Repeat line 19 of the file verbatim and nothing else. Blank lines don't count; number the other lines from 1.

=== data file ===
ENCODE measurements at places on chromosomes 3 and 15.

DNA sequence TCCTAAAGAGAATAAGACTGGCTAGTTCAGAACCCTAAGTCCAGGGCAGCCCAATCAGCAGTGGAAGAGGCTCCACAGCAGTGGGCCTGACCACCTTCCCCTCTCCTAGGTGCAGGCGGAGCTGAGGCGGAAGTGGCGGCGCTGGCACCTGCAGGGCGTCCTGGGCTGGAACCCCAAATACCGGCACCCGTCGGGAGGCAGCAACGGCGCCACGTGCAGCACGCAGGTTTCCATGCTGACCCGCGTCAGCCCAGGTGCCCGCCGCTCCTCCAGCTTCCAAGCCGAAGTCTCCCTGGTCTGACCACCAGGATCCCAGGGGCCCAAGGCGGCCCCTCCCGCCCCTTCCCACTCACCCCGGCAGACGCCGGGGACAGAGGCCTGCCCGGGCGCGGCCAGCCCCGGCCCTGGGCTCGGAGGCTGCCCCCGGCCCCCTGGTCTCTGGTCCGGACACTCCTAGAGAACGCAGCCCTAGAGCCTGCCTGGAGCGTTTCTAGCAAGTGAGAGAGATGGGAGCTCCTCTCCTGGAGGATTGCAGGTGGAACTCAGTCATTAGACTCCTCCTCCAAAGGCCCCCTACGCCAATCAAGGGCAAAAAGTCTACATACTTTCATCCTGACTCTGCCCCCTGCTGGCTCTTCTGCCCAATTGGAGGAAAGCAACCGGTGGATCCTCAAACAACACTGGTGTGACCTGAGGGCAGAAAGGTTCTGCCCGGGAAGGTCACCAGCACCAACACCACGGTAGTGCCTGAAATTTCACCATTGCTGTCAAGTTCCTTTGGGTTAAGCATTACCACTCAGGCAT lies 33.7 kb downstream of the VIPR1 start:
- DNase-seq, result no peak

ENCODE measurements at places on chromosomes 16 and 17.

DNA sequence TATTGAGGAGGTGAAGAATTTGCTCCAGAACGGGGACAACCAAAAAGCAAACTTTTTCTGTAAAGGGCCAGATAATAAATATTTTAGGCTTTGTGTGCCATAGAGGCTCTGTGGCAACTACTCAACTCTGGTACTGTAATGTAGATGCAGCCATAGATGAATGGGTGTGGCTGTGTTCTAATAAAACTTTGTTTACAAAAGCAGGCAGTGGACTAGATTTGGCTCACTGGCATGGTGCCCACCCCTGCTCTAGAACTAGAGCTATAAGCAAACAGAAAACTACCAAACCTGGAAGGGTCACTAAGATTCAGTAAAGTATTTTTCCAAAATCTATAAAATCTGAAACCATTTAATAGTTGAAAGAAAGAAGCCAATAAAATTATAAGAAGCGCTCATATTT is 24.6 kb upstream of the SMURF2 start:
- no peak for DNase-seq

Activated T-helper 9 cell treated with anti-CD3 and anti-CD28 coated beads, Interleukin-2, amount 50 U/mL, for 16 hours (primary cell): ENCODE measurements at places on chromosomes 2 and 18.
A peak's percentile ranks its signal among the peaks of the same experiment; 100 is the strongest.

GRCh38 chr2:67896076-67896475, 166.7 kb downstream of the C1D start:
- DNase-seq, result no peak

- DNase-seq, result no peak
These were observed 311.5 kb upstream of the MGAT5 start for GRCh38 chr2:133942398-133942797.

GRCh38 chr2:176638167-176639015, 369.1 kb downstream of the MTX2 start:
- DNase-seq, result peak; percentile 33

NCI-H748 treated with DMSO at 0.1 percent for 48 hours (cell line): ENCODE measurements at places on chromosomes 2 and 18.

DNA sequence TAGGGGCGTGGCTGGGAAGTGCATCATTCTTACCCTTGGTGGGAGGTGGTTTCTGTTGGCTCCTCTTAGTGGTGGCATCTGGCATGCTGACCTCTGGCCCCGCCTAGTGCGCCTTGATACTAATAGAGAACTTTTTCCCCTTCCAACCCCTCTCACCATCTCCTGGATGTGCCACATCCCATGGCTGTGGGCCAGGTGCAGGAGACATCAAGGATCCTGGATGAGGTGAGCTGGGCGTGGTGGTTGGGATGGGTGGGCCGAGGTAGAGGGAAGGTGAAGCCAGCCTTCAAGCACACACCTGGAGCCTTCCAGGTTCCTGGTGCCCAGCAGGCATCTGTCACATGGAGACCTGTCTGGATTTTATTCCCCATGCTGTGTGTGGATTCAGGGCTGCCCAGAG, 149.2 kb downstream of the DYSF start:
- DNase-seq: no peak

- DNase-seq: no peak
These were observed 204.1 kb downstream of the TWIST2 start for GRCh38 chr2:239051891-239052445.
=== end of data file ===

These were observed 204.1 kb downstream of the TWIST2 start for GRCh38 chr2:239051891-239052445.